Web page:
I just finished reading this book and wanted to write about it, while the feelings are still fresh. I sat and read the entire book in one afternoon. I could not stop reading it.
I stumbled upon this book and had ordered it from Amazon. It was one of those… if you like this… you’ll love this type of marketing tactics that Amazon does. But – I took the bait and bought the book after having read the synopsis…. which sounds intriguing and “right up my alley” (as my mother would say).
The author, Miranda July, had started reading the PennySaver, which is a classified ad type flyer, that allows people to post their items for free, as long as the item was being sold for less than $100. As the author notes in her book, sort of like Craigslist (or Kijii) for those that haven’t entered into the world of the internet yet. So Miranda starts looking and reading the PennySaver cover to cover and becomes curious about who the people are behind the ads in the PennySaver. She wanted to know who the person was that was selling the “Large leather Jacket, $10?” and what that person was all about.
So Miranda called up people from the PennySaver and asked to meet with them and offered to pay them $50 to allow her to interview them. Most turned her down but some more adventurous souls or perhaps those desperate enough to earn the $50, accepted her proposal.
Miranda brought with her to each interview, two friends, Brigitte Sire who was the photographer and Alfred her assistant, who was there to “protect them from rape”. Brigitte the photographer, captured the other half of the story… in pictures. Candid type pictures of the person being interviewed, as well as their living environment, their calendars, and sometimes taking photos of the interviewees photographs, photo albums or scrapbooks.
The people she meets are fascinating. The author isn’t afraid to ask questions… but does so in a way that is gentle, compassionate and understanding toward each individual’s different set of circumstances. I feel like her personality, lent a great deal of weight towards each of these interviewees trusting her, opening up to her and revealing their inner selves. I found that with certain interviewees – I was left wanting more. I wanted to know even more about the people behind the items being sold in the PennySaver, just like the author did… view yet unseen.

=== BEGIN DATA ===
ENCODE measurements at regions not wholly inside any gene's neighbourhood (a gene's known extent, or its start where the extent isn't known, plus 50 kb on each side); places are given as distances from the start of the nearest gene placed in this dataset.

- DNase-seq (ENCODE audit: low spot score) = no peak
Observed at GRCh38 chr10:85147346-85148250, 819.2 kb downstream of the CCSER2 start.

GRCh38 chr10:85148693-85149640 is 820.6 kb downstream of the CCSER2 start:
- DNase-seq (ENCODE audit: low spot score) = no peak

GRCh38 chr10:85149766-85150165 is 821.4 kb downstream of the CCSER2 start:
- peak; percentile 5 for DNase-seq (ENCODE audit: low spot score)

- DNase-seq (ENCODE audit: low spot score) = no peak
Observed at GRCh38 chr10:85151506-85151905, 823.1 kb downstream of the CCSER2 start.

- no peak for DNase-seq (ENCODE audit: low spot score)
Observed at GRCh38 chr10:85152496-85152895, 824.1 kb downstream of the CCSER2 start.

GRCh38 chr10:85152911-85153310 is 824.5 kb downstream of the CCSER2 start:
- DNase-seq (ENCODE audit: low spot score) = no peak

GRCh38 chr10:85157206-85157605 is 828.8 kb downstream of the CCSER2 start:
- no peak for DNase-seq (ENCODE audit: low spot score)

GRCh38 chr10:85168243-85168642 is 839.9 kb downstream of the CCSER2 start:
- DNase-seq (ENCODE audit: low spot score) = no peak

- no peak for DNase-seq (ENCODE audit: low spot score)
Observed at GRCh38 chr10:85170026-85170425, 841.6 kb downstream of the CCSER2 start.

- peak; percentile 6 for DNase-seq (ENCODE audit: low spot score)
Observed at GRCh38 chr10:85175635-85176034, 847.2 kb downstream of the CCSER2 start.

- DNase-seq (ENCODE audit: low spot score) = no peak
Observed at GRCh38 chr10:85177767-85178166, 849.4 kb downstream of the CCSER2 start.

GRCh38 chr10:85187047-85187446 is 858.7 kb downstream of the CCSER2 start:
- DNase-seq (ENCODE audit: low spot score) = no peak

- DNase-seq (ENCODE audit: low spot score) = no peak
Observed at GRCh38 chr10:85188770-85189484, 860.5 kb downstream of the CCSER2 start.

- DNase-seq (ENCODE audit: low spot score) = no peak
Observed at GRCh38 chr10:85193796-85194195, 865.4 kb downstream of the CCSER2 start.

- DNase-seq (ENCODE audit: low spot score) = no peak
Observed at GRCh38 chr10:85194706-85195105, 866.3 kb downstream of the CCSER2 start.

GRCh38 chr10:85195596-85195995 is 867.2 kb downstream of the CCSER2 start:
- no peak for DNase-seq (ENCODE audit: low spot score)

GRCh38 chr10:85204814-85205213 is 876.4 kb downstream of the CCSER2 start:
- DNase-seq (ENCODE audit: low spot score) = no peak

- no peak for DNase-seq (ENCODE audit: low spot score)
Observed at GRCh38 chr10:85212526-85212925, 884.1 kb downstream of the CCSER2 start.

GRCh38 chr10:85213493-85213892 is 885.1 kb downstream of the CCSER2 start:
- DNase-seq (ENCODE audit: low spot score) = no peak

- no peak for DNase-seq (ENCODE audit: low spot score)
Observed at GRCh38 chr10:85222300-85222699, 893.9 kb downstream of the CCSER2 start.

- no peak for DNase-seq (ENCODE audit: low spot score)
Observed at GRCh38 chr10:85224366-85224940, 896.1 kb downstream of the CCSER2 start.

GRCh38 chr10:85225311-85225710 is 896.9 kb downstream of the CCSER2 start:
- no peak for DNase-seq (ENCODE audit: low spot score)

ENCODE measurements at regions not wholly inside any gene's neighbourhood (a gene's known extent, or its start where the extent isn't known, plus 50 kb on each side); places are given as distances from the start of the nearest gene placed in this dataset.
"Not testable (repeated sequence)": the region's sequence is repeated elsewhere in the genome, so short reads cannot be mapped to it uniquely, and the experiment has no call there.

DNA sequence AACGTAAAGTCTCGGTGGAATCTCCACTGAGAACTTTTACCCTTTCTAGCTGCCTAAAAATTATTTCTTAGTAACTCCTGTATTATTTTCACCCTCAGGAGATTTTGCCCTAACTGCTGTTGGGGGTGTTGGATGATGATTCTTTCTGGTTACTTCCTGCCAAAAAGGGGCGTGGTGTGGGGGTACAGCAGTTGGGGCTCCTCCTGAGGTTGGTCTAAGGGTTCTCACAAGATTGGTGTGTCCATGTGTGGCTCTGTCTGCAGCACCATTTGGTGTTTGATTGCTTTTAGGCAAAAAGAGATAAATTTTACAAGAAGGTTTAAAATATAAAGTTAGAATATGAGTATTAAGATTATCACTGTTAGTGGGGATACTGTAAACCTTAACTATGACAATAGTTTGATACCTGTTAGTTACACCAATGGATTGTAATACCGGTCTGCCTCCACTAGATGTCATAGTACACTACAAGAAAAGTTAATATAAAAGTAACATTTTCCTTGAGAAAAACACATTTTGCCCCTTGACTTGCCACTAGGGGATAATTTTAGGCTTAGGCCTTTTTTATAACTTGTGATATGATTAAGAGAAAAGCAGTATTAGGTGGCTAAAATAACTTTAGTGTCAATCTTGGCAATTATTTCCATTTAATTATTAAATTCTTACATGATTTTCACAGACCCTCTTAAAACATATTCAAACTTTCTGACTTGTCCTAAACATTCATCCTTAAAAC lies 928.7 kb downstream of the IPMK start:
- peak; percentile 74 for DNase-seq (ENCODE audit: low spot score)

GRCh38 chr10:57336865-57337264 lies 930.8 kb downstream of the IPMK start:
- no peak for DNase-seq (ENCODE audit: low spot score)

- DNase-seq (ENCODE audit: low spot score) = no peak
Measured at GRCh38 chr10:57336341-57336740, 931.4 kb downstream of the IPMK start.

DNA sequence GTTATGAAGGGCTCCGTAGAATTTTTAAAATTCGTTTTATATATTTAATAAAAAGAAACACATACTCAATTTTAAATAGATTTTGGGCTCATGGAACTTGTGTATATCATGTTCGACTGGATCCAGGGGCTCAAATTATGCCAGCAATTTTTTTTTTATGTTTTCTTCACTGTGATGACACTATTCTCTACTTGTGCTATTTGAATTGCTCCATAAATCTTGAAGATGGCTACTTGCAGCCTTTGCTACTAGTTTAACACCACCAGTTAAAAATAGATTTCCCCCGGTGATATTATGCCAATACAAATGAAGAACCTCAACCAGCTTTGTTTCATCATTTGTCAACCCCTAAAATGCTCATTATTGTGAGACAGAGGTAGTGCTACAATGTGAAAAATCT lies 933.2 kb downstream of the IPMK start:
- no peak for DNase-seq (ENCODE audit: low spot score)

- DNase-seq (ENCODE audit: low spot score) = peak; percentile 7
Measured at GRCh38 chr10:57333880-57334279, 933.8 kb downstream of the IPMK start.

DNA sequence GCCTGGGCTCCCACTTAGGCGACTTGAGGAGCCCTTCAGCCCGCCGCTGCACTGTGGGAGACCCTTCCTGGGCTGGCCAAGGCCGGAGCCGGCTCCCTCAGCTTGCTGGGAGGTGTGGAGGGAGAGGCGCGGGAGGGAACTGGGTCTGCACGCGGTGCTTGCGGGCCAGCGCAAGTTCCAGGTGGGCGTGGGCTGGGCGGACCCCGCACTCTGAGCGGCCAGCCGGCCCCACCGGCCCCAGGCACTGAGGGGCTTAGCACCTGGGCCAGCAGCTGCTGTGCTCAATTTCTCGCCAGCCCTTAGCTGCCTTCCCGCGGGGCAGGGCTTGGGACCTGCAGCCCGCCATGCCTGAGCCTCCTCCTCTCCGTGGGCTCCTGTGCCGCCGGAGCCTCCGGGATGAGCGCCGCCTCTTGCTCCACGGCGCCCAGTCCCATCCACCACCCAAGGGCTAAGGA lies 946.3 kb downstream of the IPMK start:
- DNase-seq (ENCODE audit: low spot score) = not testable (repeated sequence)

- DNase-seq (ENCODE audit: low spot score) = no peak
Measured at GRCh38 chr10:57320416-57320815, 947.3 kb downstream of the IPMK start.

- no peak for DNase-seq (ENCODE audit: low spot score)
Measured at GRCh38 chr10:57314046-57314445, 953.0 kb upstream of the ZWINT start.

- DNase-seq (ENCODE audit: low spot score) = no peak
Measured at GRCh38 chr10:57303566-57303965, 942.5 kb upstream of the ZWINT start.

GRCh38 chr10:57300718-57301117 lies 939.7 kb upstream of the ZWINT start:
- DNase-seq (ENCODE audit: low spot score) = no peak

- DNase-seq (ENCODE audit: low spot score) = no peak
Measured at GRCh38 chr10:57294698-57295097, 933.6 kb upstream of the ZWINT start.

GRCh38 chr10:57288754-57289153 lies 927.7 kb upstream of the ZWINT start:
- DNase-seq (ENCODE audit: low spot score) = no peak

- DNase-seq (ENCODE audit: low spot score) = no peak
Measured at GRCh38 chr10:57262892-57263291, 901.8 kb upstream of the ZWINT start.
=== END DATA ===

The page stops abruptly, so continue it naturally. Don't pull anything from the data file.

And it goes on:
There is a lot more to the book, than just the interviews and photographs. The author also asks the reader questions about how the internet is providing an alternate world, so to speak, in which people do not discover others who are different from them, in the same way anymore. She notes the affect that the internet has had on our generations new view of what ‘reality’ is… what our ‘world’ now has become for us. One we created.
The book, felt like a journey and at the end of it, I found my eyes watering at the beauty of people. The beauty of our differences, the beauty of our life’s path but also the beauty of the end of life’s path and how both meaningful and meaningless it all can be.
Highly, highly recommend this book.